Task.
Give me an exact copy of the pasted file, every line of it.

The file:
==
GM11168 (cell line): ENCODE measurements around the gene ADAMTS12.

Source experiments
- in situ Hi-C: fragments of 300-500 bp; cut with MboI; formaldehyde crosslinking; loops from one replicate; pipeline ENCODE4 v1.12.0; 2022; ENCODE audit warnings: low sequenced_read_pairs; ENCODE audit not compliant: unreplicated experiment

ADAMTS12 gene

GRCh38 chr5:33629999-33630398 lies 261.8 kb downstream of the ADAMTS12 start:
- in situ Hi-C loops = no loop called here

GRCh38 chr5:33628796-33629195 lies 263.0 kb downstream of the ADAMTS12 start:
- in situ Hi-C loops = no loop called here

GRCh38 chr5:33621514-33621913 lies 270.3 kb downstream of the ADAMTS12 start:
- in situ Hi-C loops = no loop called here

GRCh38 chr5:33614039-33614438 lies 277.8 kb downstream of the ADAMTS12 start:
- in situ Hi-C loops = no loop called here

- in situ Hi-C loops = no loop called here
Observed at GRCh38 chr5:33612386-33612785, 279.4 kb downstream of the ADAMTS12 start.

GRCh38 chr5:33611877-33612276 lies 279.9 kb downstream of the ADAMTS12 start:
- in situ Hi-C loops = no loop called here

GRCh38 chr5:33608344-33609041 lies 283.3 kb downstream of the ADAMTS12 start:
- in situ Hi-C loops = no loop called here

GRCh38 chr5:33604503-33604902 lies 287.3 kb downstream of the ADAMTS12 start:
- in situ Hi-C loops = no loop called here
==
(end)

GM11168 (cell line): ENCODE measurements around the gene ADAMTS12.

Source experiments
- in situ Hi-C: fragments of 300-500 bp; cut with MboI; formaldehyde crosslinking; loops from one replicate; pipeline ENCODE4 v1.12.0; 2022; ENCODE audit warnings: low sequenced_read_pairs; ENCODE audit not compliant: unreplicated experiment

ADAMTS12 gene

GRCh38 chr5:33629999-33630398 lies 261.8 kb downstream of the ADAMTS12 start:
- in situ Hi-C loops = no loop called here

GRCh38 chr5:33628796-33629195 lies 263.0 kb downstream of the ADAMTS12 start:
- in situ Hi-C loops = no loop called here

GRCh38 chr5:33621514-33621913 lies 270.3 kb downstream of the ADAMTS12 start:
- in situ Hi-C loops = no loop called here

GRCh38 chr5:33614039-33614438 lies 277.8 kb downstream of the ADAMTS12 start:
- in situ Hi-C loops = no loop called here

- in situ Hi-C loops = no loop called here
Observed at GRCh38 chr5:33612386-33612785, 279.4 kb downstream of the ADAMTS12 start.

GRCh38 chr5:33611877-33612276 lies 279.9 kb downstream of the ADAMTS12 start:
- in situ Hi-C loops = no loop called here

GRCh38 chr5:33608344-33609041 lies 283.3 kb downstream of the ADAMTS12 start:
- in situ Hi-C loops = no loop called here

GRCh38 chr5:33604503-33604902 lies 287.3 kb downstream of the ADAMTS12 start:
- in situ Hi-C loops = no loop called here